Ms. Crain, a grandmother who thought she escaped the worst with what Hurricane Rita put her through got another nasty surprise when she received a P2P lawsuit. For one thing, she never heard of file sharing before the suit, so when the RIAA started demanding her to pay a $4,500 settlement, she filed a counterclaim against the RIAA.
Her claim is that the RIAA has engaged in one or more open acts of unlawful private investigation to further its case. In her state of Texas, the law requires investigations companies to be licensed in order to collect evidence for use in a court, but as the RIAA was not using licensed investigative partners, her attorney had filed a motion to amend her counterclaims to add these new allegations against the RIAA and its investigative partners. According to the motion, the RIAA and its investigations partner MediaSentry agreed and understood that unlicensed and unlawful investigations would take place to produce evidence for this lawsuit, along with others as part of a mass litigation campaign, thus constituting civil conspiracy under Texas law along with her suffering of much undue distress over it.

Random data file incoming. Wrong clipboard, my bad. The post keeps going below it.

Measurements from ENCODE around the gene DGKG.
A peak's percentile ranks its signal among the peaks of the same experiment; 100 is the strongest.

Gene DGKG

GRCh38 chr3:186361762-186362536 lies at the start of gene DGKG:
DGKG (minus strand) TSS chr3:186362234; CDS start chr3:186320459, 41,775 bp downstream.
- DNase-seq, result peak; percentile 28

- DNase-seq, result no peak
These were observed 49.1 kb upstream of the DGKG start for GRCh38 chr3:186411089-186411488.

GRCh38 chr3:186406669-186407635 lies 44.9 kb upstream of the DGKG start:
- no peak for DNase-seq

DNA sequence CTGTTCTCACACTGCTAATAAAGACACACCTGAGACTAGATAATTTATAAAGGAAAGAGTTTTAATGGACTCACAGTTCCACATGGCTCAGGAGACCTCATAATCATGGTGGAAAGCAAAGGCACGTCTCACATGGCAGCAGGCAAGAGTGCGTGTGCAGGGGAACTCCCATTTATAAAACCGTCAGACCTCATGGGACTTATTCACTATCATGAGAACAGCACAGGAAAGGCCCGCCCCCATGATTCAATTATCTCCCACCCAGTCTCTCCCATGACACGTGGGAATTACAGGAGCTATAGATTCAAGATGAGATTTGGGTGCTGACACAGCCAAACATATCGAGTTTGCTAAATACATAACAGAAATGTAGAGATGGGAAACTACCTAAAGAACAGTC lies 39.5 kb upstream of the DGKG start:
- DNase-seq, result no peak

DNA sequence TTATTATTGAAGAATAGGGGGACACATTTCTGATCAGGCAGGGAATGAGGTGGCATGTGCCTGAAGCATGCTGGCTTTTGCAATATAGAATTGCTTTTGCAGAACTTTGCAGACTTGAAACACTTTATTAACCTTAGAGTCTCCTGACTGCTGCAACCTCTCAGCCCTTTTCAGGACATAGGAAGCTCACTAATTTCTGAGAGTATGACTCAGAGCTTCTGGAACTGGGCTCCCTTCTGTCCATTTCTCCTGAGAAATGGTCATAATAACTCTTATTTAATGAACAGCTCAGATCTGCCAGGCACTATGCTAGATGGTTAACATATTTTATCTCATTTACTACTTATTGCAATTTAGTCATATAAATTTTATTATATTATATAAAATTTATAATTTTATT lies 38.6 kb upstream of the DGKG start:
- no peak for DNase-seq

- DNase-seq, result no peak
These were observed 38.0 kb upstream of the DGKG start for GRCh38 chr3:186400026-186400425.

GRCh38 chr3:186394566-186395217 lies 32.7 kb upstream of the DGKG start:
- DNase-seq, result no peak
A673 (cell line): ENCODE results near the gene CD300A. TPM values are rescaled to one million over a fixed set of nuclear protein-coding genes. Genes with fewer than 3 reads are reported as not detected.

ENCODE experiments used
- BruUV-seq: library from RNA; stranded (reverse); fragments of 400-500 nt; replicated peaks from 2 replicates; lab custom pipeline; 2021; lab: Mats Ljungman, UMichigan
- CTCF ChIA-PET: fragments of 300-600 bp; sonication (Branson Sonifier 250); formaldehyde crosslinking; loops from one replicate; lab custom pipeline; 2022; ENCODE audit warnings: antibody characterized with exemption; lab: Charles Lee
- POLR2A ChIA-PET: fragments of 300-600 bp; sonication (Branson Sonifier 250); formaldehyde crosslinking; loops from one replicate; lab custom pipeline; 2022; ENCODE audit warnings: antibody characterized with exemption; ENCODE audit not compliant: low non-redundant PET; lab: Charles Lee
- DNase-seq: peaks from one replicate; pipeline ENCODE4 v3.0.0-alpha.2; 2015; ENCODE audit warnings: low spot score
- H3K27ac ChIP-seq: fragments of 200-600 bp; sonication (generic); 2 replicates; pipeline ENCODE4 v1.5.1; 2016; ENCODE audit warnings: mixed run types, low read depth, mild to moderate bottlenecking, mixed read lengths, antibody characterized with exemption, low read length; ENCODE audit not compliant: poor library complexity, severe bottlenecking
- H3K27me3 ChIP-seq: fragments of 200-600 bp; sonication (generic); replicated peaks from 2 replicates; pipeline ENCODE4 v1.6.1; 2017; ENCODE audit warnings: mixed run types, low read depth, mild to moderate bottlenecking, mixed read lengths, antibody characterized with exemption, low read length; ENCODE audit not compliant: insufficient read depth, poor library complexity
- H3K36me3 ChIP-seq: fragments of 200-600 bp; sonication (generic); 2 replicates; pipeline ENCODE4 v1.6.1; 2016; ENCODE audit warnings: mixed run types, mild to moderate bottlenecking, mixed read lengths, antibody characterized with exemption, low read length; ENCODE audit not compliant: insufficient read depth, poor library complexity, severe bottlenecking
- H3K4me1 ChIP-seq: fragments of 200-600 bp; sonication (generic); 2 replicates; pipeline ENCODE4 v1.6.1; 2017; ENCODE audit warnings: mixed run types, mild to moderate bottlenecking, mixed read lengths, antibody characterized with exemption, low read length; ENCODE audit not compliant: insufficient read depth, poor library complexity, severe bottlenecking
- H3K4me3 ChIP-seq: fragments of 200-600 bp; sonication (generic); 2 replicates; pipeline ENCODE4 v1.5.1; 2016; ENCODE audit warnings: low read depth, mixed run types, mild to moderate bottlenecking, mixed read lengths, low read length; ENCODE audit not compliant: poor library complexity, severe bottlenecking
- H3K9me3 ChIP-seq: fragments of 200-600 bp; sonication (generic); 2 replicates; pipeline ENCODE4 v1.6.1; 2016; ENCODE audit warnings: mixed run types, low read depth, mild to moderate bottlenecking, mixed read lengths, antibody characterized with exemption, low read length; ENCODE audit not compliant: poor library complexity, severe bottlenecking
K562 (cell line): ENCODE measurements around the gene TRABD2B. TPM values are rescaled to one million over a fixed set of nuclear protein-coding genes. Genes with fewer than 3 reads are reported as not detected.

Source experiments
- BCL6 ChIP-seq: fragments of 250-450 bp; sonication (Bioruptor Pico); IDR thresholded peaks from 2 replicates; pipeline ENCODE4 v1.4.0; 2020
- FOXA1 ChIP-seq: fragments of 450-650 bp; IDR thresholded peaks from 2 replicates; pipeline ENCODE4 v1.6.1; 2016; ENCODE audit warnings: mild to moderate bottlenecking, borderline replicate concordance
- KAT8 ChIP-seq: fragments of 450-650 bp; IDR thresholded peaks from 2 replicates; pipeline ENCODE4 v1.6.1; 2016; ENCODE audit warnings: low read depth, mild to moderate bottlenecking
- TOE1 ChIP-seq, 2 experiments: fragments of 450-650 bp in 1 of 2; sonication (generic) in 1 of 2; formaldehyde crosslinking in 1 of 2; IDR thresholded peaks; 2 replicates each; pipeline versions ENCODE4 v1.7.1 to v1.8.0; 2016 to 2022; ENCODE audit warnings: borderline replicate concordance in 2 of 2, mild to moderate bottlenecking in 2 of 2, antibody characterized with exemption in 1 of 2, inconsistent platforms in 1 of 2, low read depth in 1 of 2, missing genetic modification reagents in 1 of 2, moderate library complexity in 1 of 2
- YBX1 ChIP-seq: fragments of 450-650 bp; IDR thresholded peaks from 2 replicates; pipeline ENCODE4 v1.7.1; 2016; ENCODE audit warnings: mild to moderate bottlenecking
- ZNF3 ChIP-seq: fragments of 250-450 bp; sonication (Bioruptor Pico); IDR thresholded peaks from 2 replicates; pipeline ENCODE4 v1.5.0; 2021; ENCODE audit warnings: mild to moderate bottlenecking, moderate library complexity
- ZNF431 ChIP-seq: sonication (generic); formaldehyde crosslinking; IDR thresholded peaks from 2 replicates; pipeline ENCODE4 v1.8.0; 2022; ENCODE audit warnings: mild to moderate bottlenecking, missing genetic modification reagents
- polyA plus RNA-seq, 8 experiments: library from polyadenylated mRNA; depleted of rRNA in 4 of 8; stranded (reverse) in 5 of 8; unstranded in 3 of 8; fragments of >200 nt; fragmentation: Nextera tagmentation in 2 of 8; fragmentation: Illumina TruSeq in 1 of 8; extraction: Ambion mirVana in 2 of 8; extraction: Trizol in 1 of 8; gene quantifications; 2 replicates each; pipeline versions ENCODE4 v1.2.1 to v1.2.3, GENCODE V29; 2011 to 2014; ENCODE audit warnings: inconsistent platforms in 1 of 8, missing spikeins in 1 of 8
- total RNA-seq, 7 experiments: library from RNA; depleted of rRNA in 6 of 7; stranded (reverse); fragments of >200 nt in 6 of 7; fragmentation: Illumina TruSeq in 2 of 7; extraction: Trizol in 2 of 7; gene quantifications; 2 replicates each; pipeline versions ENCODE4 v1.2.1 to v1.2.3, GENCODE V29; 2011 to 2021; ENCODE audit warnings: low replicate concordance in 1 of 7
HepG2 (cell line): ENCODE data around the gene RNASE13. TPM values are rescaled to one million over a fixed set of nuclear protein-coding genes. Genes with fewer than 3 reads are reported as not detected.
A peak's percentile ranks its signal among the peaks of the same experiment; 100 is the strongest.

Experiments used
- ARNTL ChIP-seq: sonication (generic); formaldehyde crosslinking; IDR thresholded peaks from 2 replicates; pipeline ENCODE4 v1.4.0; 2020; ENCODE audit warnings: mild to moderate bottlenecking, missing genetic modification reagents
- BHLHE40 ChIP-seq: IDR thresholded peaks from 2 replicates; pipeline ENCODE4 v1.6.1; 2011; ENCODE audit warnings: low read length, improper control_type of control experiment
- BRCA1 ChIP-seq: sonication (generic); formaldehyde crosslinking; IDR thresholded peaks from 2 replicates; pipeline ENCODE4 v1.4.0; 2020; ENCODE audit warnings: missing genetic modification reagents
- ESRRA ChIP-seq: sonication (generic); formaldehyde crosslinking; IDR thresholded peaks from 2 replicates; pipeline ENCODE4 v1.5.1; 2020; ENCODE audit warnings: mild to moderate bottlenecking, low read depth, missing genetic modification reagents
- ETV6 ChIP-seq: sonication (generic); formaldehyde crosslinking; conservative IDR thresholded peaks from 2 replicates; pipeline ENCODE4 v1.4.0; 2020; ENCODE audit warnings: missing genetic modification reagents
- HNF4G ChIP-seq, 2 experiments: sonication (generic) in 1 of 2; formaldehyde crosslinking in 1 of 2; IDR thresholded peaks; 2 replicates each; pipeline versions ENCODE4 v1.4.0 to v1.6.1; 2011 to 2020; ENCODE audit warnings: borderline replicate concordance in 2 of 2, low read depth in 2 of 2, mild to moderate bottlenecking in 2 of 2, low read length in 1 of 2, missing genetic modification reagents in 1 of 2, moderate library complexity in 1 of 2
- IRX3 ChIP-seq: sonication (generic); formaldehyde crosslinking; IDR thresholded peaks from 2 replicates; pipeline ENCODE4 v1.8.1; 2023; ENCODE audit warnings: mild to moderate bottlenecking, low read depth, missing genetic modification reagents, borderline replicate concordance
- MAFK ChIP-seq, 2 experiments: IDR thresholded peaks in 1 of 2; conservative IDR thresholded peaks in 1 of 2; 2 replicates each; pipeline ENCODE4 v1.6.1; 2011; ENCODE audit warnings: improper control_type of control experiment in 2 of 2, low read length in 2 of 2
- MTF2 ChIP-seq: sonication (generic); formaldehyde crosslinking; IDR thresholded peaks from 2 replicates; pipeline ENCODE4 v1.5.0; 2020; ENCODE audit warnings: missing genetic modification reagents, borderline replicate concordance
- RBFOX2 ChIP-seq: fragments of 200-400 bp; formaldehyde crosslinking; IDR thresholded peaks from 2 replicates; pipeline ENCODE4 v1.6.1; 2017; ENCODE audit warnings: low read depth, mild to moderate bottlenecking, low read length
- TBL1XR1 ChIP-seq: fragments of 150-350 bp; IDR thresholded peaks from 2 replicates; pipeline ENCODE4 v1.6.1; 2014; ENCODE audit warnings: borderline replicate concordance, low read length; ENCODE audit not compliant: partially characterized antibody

If Ms. Crain succeeds with her case, it would seriously harm the evidence MediaSentry has been collected in Texas and other states where a similar law exists on requiring investigative partners to be licensed.
With the large number of lawsuits the RIAA is constantly filing, at least they are finally getting to feel like what it is like having lawsuits bite back at them. At the rate the RIAA is going, people will mainly see it as an organisation that deals with suing people rather than as an organisation that deals with music. The first page of Google results (apart from the Wiki result) on a look-up of ‘RIAA’ even makes it appear that the organisation’s speciality is suing people to fight piracy.